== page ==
FHA Home Loan Pitfalls
FHA Home Loans Aren't Perfect
FHA loans are popular because they make it easy for almost anybody to buy a home. Homeownership is a reality for more and more people, but these loans aren’t for everybody. Make sure you fit the right profile and that you understand the disadvantages of FHA loans before you fall in love with them.
FHA Loan Highlights
Even with damaged credit and limited funds for a down payment, you can qualify for a home loan with a decent interest rate.
Down payment: FHA loans allow you to put down as little as 3.5%. This allows you to buy a more expensive home with less money, and you can reserve funds for improvement projects or other goals.
Credit issues: borrowers with a troubled credit history have a hard time getting approved with conventional lenders. With FHA backing, you can get approved with a low credit score.
Home improvement: FHA 203k loans allow you to fund home improvement projects and buy a house at the same time. Combined with other features of FHA loans, they make things easy and inexpensive.
Drawbacks of Using an FHA Loan
When purchasing a home, it’s wise to evaluate whether or not an FHA loan will actually help you. Look at the big picture and consider all of your financial goals.
Low down payment: a low down payment could be a red flag. Putting down 3.5% might be a sign that you’re not yet on solid financial ground, and taking on a home loan could be risky. Is it worth looking at less-expensive homes or waiting until you can save up a larger down payment? Remember that the more you borrow, the more interest you pay (which essentially makes your house more expensive).
Upfront insurance: putting down less than 20% means you’ll have to pay mortgage insurance, and FHA loans come with two types of insurance that you’ll pay for the entire life of your loan. There’s an upfront charge of 1.75%, and many borrowers choose to wrap this fee into the loan balance. Again, the more you borrow, the more interest you pay – so you’re paying more than 1.75% unless you write a check at closing. A larger loan also means you’ll have a larger monthly payment.
Ongoing insurance: you’ll also pay ongoing (monthly) mortgage insurance. Ongoing mortgage insurance premium (MIP) amounts are between 0.80% and 1.05% of your loan balance, although they can go as low as 0.45% if you get a 15-year FHA loan. That extra cost means you’ll pay more each month. Unlike private mortgage insurance, which can be canceled once you get above 20% equity in your home, FHA insurance cannot be canceled (unless you got your loan before June 3, 2013). In other words, you’ll have to pay off your loan or refinance to eliminate that cost.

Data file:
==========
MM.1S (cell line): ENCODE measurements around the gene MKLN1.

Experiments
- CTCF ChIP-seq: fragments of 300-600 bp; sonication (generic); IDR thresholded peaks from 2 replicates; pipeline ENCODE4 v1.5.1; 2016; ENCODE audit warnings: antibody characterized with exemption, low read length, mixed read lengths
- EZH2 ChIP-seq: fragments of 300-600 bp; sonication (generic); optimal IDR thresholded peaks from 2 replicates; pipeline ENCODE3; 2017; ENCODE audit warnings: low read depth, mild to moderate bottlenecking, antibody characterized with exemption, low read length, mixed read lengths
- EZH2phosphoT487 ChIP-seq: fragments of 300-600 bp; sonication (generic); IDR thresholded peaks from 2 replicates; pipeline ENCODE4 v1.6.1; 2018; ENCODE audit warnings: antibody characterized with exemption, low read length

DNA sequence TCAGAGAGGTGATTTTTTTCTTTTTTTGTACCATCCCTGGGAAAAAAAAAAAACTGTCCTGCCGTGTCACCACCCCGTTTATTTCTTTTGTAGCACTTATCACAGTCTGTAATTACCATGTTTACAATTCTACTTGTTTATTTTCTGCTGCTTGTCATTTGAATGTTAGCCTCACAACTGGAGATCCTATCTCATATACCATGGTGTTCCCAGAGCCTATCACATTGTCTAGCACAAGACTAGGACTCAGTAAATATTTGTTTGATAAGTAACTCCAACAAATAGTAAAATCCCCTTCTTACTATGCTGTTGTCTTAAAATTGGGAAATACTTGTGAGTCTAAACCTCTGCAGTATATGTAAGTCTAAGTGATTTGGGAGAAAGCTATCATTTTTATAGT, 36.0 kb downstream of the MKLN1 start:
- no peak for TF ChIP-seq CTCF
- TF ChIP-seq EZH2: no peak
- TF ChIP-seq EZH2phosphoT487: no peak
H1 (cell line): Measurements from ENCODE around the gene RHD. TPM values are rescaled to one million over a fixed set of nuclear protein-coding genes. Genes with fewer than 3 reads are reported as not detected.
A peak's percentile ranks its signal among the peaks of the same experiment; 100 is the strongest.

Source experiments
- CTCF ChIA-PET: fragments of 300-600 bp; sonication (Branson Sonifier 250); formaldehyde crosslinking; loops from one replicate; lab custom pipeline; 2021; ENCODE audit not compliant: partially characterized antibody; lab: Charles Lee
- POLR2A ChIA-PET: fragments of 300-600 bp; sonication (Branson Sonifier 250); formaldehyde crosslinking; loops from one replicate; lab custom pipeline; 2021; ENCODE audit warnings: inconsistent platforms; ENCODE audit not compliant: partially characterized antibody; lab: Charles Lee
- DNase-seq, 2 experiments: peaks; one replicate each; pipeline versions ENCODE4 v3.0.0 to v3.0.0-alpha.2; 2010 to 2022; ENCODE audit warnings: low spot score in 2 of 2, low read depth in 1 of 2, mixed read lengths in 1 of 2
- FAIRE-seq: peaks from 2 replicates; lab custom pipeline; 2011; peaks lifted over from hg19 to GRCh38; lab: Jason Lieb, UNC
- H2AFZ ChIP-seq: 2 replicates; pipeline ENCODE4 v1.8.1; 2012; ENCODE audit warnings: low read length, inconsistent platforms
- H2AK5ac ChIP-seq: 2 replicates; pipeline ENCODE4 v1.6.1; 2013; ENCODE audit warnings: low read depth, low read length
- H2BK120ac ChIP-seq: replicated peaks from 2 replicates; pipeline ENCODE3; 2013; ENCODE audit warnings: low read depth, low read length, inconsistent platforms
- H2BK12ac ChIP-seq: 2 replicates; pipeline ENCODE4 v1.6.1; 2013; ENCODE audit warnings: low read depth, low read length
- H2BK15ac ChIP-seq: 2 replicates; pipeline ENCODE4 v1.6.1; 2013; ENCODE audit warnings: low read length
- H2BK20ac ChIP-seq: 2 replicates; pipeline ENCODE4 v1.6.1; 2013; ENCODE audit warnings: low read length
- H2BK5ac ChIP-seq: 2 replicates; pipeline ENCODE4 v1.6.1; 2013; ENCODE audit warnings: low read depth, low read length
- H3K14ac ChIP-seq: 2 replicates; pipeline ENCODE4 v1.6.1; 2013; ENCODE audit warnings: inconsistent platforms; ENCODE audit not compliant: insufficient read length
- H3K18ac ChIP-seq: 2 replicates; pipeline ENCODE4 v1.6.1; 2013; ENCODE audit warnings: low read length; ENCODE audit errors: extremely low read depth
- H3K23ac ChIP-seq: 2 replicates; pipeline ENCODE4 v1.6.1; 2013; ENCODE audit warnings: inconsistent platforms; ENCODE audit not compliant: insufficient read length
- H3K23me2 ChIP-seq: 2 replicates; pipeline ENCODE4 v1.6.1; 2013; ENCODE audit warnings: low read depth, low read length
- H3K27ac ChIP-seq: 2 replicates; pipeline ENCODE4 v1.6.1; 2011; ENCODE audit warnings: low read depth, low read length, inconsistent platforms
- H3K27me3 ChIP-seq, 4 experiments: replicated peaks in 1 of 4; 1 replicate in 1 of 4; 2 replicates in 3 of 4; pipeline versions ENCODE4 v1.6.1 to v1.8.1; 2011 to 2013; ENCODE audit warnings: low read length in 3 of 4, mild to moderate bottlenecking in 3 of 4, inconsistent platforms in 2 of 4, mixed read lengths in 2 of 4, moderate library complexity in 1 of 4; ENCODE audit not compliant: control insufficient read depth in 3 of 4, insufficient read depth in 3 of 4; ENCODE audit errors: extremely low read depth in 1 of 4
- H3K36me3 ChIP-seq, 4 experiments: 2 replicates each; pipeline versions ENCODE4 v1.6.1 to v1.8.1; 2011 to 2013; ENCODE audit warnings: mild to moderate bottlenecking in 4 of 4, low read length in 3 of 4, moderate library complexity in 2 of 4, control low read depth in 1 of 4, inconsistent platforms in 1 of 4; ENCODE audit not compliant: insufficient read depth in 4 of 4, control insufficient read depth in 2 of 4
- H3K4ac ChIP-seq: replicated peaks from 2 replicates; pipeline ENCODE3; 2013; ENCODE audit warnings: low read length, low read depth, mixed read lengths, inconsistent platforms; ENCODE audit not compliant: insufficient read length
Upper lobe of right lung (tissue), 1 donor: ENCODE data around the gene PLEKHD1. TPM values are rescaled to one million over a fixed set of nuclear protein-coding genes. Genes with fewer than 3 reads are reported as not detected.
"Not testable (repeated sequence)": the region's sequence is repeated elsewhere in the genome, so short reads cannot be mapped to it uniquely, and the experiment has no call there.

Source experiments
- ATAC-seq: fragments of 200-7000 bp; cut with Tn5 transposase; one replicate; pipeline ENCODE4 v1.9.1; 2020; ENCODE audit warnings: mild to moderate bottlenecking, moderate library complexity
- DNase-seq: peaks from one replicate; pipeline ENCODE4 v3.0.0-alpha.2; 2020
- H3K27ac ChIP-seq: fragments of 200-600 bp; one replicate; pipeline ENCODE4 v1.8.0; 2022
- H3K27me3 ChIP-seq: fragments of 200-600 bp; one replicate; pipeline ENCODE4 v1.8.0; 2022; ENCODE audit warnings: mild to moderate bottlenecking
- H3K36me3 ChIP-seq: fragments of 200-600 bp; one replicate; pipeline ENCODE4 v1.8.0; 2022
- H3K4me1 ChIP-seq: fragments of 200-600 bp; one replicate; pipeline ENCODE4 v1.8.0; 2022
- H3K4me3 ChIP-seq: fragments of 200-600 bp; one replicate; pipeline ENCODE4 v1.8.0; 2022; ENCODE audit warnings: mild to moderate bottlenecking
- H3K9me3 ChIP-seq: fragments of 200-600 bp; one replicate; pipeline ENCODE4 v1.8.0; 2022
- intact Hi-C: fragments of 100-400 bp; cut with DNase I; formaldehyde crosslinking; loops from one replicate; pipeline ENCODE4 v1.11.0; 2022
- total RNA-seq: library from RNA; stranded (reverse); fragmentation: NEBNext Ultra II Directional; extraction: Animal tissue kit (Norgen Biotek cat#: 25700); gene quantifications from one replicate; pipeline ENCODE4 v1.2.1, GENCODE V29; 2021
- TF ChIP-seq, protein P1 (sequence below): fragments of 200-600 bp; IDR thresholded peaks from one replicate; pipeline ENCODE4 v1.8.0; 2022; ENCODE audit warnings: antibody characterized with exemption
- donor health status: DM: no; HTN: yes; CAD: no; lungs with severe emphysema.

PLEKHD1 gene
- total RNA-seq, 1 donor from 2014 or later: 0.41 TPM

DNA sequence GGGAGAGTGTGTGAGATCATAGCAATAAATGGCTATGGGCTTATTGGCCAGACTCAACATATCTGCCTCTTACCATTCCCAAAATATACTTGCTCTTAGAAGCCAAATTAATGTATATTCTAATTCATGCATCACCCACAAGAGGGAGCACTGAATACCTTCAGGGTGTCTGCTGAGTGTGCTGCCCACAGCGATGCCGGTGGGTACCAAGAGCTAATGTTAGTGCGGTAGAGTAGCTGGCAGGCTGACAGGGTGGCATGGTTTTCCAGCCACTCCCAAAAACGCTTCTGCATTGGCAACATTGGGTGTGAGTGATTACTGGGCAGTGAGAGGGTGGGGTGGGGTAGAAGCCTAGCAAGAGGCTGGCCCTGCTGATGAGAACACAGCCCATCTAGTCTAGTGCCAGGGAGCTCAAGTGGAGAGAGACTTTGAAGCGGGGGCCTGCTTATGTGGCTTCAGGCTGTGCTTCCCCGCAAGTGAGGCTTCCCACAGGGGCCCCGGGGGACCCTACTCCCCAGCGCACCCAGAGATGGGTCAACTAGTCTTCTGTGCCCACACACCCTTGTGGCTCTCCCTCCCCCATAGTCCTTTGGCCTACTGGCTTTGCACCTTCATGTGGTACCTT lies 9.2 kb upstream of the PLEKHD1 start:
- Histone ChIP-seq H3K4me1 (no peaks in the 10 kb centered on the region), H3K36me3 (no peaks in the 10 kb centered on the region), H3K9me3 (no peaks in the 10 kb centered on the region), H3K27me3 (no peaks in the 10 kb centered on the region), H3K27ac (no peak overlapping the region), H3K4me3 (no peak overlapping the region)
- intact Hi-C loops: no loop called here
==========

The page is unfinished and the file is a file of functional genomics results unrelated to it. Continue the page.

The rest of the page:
Loan choices: for better or worse, you’ve got limited choices when using an FHA loan. For most borrowers, a standard 15-year or 30-year fixed loan is a perfect choice – so there’s no problem here. However, there are some situations when an interest-only mortgage or an adjustable rate loan is a better fit. Don’t just use those products for the lower payment – make sure you’ve got a larger plan.
Property limitations: getting an FHA loan approved requires a property that meets certain standards. For example, basic health and safety requirements must be met. If you’re looking for a fixer-upper, a major bargain, or certain foreclosures, an FHA loan isn’t going to work. For properties that are move-in ready, an FHA loan should be fine. However, buying a condo can be challenging: if not enough of the units in your building are owner-occupied (or other problems arise), an FHA loan might not be an option.
Qualifying: FHA loans don’t always get approved. You still might need a minimum credit score, and you will need to document sufficient income to repay the loan. To qualify for the lowest down payment, you’ll need a FICO score above 580, but you can get approved with lower scores if you’re planning to make a larger down payment.
Seller hesitation: in some situations, an FHA loan can be a disadvantage when buying a home. Sellers like to know about potential buyers (real estate agents may share this information), and an FHA loan does not signal strength. What’s more, the seller may fear that extra requirements are going to slow down (and potentially threaten) the deal. If you’re buying in a hot market, try for another form of financing.
Standard home loans (that aren’t backed by the FHA) solve many of the problems above. Even if you think you won’t get approved, it’s worth shopping for a conventional loan – just to see what offers are available. With conventional loans, you’ll have more flexibility, and you still might be able to buy with as little as 5% or 10% down.
For military borrowers, VA loans are also worth a look.
HUD policies and FHA loan features change regularly. This article might not reflect the most recent changes, and you might miss out on important financial benefits. To get up-to-date information, speak directly with a HUD representative or a HUD-approved housing counselor. For contact information, visit HUD.gov.